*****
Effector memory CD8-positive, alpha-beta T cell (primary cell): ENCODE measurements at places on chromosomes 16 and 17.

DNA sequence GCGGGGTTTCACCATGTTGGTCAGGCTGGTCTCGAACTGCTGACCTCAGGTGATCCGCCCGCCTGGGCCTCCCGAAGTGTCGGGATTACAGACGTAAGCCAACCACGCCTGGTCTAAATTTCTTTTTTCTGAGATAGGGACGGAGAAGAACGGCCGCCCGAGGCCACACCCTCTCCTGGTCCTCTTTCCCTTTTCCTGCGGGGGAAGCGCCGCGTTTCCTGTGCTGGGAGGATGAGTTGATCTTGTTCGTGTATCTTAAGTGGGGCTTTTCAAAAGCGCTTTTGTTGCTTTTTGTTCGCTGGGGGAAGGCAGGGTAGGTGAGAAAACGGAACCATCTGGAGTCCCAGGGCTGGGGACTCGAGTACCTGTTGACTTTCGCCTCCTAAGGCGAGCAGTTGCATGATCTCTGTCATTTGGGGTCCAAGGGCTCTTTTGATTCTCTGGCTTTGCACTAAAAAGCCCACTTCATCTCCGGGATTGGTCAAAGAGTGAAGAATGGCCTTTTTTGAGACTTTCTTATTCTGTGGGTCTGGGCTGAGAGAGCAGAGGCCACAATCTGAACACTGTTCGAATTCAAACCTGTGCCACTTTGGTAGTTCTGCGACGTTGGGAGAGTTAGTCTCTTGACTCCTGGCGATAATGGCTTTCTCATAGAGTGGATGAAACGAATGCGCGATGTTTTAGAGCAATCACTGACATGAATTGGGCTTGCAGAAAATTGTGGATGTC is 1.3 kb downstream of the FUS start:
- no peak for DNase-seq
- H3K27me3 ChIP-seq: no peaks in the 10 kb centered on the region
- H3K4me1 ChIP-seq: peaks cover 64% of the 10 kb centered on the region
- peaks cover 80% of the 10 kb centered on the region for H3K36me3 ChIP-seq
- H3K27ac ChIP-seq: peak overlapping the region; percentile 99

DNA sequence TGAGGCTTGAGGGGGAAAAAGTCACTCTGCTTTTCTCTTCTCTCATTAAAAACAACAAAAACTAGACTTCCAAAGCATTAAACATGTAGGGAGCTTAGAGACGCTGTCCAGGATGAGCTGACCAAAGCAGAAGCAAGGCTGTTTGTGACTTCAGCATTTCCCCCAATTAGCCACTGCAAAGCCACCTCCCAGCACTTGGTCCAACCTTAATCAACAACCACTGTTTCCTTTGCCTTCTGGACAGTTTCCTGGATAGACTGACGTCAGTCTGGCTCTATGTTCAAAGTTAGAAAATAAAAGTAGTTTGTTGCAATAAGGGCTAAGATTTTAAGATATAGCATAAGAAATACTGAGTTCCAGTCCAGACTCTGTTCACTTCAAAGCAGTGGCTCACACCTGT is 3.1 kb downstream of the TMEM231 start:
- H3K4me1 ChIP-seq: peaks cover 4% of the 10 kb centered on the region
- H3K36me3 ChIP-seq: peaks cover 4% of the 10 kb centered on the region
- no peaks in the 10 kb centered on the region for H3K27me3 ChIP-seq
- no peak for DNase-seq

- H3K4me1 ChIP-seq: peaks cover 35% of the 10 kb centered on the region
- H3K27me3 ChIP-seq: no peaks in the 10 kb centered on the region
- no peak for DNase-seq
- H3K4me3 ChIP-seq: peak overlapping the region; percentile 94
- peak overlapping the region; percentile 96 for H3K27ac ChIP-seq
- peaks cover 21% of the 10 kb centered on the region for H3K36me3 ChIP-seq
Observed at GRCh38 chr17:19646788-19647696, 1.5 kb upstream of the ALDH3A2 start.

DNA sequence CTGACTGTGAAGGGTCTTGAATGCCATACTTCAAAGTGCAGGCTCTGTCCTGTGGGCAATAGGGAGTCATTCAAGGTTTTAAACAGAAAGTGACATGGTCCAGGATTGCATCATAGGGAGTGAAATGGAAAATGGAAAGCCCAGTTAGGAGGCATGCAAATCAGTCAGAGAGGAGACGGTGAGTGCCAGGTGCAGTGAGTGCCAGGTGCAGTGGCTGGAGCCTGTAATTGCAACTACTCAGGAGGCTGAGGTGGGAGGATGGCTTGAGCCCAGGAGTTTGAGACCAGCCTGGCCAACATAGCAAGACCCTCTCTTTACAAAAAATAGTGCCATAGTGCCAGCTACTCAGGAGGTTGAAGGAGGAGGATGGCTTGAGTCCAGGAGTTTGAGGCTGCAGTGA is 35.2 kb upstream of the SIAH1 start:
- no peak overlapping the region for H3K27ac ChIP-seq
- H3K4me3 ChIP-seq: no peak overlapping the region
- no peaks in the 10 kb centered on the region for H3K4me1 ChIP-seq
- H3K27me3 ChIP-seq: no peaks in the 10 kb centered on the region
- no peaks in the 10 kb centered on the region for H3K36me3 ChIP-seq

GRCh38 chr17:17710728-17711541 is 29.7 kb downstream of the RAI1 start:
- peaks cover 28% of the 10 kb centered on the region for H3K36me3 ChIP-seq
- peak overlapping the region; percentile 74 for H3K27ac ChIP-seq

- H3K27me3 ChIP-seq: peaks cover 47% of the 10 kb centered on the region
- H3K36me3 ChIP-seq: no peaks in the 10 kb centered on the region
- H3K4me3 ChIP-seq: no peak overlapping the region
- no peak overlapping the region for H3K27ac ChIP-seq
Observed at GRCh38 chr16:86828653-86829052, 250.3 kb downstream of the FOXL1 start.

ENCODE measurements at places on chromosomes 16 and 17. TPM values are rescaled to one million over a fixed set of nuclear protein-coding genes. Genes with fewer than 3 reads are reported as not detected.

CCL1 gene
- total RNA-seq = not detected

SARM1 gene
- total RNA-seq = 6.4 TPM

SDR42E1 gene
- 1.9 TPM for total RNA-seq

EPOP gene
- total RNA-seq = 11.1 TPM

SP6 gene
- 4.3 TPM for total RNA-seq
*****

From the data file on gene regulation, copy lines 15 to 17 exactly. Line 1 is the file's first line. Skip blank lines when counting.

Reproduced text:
- no peak for DNase-seq
- H3K4me3 ChIP-seq: peak overlapping the region; percentile 94
- peak overlapping the region; percentile 96 for H3K27ac ChIP-seq